Like any fan of Morrissey, I’m quite charmed by those bluntly self-deprecating existential realists. I recently got a chance to chat with Portland folk singer/songstress Alela Diane, whose fourth LP, About Farewell, was released this past Tuesday digitally (It will be out physically July 30th.) and she quite charmed me. I asked her about the chance of getting to see her later this year on a US tour… and apparently not.
“It’s pretty unlikely that I’ll do a US tour this time. In the past I was always under the impression that something will change and it’ll get big. Shows on the coast are fine and I enjoy travelling the country, but I’ll do a show in the middle of the country and there’ll be like ten people there and it’s simply not worth it for me… I don’t want to play in dive bars, especially these songs, which are very delicate and need a certain kind of space. At this point, I’m under no impression that things are going to all-of-a-sudden change. I mean, I just turned 30 and I’ve put out four records. I’m not like the next hot new thing. I’m 30. I’m very aware of that and I’m totally fine with that.”
However, Diane is far from bitter. In fact, she tells me she’s quite excited for the touring she is going to get to do in the near future: “I am going to Europe and I’m going to tour the record there. I’ve gained some more success there and get to play some really cool venues. I’m just going to go to the places where I feel good and feel valued.” She also tells me that she’s very happy with the time she’s spent in Portland, since 2005: “The music scene here is great. That’s why I moved here. I love acts like Laura Gibson, Blitzen Trapper, and Sallie Ford.”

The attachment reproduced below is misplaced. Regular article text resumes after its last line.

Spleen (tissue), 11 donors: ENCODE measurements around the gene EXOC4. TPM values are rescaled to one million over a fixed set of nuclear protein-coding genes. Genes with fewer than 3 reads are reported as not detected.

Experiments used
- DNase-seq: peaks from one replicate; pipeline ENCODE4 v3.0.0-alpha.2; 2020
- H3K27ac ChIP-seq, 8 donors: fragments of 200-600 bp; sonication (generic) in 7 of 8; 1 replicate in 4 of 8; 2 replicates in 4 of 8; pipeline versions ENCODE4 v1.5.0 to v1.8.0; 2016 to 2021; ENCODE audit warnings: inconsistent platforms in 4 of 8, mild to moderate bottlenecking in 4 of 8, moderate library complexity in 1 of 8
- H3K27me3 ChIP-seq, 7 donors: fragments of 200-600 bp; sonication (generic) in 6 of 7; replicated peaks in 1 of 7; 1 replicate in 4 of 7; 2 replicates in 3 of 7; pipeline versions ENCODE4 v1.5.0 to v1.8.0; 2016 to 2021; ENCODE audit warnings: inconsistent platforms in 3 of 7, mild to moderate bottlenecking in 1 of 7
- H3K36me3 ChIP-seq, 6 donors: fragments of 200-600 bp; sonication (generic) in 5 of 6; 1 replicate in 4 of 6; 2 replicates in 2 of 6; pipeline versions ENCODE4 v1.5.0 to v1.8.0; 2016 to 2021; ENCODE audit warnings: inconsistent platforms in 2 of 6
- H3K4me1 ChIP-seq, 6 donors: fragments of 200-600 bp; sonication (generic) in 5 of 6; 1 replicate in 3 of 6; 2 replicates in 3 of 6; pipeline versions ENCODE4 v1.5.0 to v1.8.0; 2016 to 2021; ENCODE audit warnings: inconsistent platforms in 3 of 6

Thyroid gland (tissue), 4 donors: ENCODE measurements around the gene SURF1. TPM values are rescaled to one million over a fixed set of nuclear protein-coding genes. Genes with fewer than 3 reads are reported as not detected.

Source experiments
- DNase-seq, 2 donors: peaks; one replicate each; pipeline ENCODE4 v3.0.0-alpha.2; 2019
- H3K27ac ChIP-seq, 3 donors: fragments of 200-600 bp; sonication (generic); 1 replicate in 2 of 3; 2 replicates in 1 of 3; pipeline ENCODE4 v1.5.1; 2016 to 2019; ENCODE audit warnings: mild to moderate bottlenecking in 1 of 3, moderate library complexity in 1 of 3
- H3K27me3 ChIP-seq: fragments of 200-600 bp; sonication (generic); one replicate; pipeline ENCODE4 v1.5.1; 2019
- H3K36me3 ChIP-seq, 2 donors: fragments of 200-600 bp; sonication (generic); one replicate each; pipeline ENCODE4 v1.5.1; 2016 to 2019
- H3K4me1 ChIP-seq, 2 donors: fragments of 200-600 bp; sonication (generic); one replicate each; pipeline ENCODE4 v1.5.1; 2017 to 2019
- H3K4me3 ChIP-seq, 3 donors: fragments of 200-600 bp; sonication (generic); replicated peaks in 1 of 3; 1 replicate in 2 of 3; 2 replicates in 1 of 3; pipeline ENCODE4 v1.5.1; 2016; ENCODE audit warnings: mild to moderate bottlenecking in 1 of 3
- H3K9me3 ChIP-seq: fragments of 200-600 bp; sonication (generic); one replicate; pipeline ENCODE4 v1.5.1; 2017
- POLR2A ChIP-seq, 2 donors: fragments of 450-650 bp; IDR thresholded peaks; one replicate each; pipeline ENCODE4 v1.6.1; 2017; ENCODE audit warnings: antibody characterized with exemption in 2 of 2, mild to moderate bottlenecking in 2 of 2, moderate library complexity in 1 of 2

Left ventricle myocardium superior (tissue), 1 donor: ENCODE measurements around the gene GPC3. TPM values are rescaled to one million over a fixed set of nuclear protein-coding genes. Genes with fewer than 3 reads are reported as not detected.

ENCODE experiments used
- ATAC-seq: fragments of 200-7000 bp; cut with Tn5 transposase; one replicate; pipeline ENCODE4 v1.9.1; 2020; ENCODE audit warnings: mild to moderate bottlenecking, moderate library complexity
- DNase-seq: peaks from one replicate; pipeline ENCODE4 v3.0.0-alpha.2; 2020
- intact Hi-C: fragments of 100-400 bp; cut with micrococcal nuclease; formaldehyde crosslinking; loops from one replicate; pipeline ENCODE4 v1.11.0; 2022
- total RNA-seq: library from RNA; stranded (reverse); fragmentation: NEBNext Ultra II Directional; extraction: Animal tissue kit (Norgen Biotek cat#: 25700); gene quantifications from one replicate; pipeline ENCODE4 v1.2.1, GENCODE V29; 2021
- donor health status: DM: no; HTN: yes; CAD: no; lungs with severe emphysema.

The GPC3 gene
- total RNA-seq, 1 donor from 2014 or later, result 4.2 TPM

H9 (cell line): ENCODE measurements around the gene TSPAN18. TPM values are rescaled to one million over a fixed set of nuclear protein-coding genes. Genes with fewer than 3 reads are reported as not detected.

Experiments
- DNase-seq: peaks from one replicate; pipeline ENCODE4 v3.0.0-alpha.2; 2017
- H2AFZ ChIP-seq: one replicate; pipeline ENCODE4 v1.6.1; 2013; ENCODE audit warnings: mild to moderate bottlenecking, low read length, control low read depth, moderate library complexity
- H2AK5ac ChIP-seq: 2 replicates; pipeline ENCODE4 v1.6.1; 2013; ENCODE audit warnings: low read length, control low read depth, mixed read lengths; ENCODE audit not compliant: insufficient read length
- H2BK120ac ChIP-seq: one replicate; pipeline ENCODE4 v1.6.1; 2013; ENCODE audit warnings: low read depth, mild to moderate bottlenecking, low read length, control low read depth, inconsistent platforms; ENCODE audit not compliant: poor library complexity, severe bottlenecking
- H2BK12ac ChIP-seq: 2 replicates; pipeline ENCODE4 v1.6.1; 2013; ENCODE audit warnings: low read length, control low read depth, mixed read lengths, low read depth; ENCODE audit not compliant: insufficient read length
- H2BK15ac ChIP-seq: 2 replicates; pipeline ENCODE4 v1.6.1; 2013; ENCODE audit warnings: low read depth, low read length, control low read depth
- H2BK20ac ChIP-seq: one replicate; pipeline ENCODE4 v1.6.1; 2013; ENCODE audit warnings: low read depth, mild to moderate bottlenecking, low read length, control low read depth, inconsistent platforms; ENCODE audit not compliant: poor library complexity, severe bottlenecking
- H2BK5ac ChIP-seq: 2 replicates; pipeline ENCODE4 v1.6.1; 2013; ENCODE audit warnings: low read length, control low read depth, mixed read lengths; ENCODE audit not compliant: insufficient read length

Not surprisingly, when I ask Diane about the album’s inspiration, she laughs, as casually reminiscing about recent heartache and healing: “I was just switching things up and changing everything completely. I mean, it’s mainly inspired by my divorce and it’s a devastating record, but I’ve come out in a much better place, which I guess is a highlight of recent years.” In addition to her divorce, the album seems to explore both the loss and sendoff of love and lovers in general, which she claims is a record that she not so much wanted to make, but needed to make (At the end of the day, aren’t those really the only records worth listening to?) The songs are exquisite in craft, but often hard to listen to, for the manner in which they likely reflect your own existential traumas.
In addition to the changes in her state of mind, for her fourth release, Alela Diane has changed her take on writing and recording. She did away with her band, Wild Divine, and opted to do this one solo. She also chose to do the composing on her own, instead of working with her dad, which she has been doing for quite a few years now, and she’s very happy with the results.
“This record was me coming back to myself and exploring my sounds without any outside influences. It feels different from what I’ve been doing in a lot of ways, but it’s a return to where I began. This has me doing more the singer/songwriter thing, which is how I started. The songs are so personal that I didn’t feel as though they needed collaboration. I didn’t feel they wanted to be handled that way. I have an easier time just calling the shots and following whatever tangents I want to pursue.”